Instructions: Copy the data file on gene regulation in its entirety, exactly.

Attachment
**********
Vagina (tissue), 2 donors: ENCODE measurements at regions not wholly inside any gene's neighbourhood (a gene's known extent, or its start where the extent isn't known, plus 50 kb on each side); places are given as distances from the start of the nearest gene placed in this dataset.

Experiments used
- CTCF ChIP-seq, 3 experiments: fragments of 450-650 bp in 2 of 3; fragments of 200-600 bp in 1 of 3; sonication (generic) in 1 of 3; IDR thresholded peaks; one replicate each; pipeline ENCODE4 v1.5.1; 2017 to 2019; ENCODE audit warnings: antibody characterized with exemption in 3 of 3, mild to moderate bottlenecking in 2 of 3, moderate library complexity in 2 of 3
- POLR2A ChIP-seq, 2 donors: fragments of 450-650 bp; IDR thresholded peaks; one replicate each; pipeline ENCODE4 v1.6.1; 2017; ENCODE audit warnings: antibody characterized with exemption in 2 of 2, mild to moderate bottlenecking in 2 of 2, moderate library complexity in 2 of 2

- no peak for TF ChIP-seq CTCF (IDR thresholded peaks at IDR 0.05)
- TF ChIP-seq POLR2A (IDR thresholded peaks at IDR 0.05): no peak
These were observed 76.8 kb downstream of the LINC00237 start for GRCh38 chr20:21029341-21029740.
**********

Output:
Vagina (tissue), 2 donors: ENCODE measurements at regions not wholly inside any gene's neighbourhood (a gene's known extent, or its start where the extent isn't known, plus 50 kb on each side); places are given as distances from the start of the nearest gene placed in this dataset.

Experiments used
- CTCF ChIP-seq, 3 experiments: fragments of 450-650 bp in 2 of 3; fragments of 200-600 bp in 1 of 3; sonication (generic) in 1 of 3; IDR thresholded peaks; one replicate each; pipeline ENCODE4 v1.5.1; 2017 to 2019; ENCODE audit warnings: antibody characterized with exemption in 3 of 3, mild to moderate bottlenecking in 2 of 3, moderate library complexity in 2 of 3
- POLR2A ChIP-seq, 2 donors: fragments of 450-650 bp; IDR thresholded peaks; one replicate each; pipeline ENCODE4 v1.6.1; 2017; ENCODE audit warnings: antibody characterized with exemption in 2 of 2, mild to moderate bottlenecking in 2 of 2, moderate library complexity in 2 of 2

- no peak for TF ChIP-seq CTCF (IDR thresholded peaks at IDR 0.05)
- TF ChIP-seq POLR2A (IDR thresholded peaks at IDR 0.05): no peak
These were observed 76.8 kb downstream of the LINC00237 start for GRCh38 chr20:21029341-21029740.